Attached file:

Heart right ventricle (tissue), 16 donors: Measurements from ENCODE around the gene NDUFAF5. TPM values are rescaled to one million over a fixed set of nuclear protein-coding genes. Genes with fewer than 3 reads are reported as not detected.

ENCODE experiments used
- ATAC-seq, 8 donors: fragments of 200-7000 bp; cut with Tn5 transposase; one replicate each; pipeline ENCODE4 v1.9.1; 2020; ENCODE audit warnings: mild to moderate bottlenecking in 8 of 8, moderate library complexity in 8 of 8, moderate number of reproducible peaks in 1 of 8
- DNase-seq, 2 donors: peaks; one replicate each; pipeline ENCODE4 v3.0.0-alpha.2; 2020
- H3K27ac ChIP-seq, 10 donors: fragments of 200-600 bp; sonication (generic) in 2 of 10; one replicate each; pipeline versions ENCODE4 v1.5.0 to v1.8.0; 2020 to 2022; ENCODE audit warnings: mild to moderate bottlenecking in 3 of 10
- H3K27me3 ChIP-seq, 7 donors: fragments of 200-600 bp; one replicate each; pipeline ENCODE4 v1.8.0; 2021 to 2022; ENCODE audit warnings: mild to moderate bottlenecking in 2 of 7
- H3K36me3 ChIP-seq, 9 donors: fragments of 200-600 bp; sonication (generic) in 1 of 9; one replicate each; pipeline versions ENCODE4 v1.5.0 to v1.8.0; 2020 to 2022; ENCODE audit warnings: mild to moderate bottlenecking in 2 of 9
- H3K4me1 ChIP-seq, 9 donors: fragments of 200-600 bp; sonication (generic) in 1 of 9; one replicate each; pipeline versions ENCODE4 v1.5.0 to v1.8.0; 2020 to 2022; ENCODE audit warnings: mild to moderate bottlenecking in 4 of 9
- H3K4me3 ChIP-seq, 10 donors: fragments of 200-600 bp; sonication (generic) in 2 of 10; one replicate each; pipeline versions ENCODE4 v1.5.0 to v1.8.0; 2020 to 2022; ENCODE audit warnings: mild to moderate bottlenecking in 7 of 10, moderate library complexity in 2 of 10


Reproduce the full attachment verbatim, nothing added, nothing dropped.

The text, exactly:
Heart right ventricle (tissue), 16 donors: Measurements from ENCODE around the gene NDUFAF5. TPM values are rescaled to one million over a fixed set of nuclear protein-coding genes. Genes with fewer than 3 reads are reported as not detected.

ENCODE experiments used
- ATAC-seq, 8 donors: fragments of 200-7000 bp; cut with Tn5 transposase; one replicate each; pipeline ENCODE4 v1.9.1; 2020; ENCODE audit warnings: mild to moderate bottlenecking in 8 of 8, moderate library complexity in 8 of 8, moderate number of reproducible peaks in 1 of 8
- DNase-seq, 2 donors: peaks; one replicate each; pipeline ENCODE4 v3.0.0-alpha.2; 2020
- H3K27ac ChIP-seq, 10 donors: fragments of 200-600 bp; sonication (generic) in 2 of 10; one replicate each; pipeline versions ENCODE4 v1.5.0 to v1.8.0; 2020 to 2022; ENCODE audit warnings: mild to moderate bottlenecking in 3 of 10
- H3K27me3 ChIP-seq, 7 donors: fragments of 200-600 bp; one replicate each; pipeline ENCODE4 v1.8.0; 2021 to 2022; ENCODE audit warnings: mild to moderate bottlenecking in 2 of 7
- H3K36me3 ChIP-seq, 9 donors: fragments of 200-600 bp; sonication (generic) in 1 of 9; one replicate each; pipeline versions ENCODE4 v1.5.0 to v1.8.0; 2020 to 2022; ENCODE audit warnings: mild to moderate bottlenecking in 2 of 9
- H3K4me1 ChIP-seq, 9 donors: fragments of 200-600 bp; sonication (generic) in 1 of 9; one replicate each; pipeline versions ENCODE4 v1.5.0 to v1.8.0; 2020 to 2022; ENCODE audit warnings: mild to moderate bottlenecking in 4 of 9
- H3K4me3 ChIP-seq, 10 donors: fragments of 200-600 bp; sonication (generic) in 2 of 10; one replicate each; pipeline versions ENCODE4 v1.5.0 to v1.8.0; 2020 to 2022; ENCODE audit warnings: mild to moderate bottlenecking in 7 of 10, moderate library complexity in 2 of 10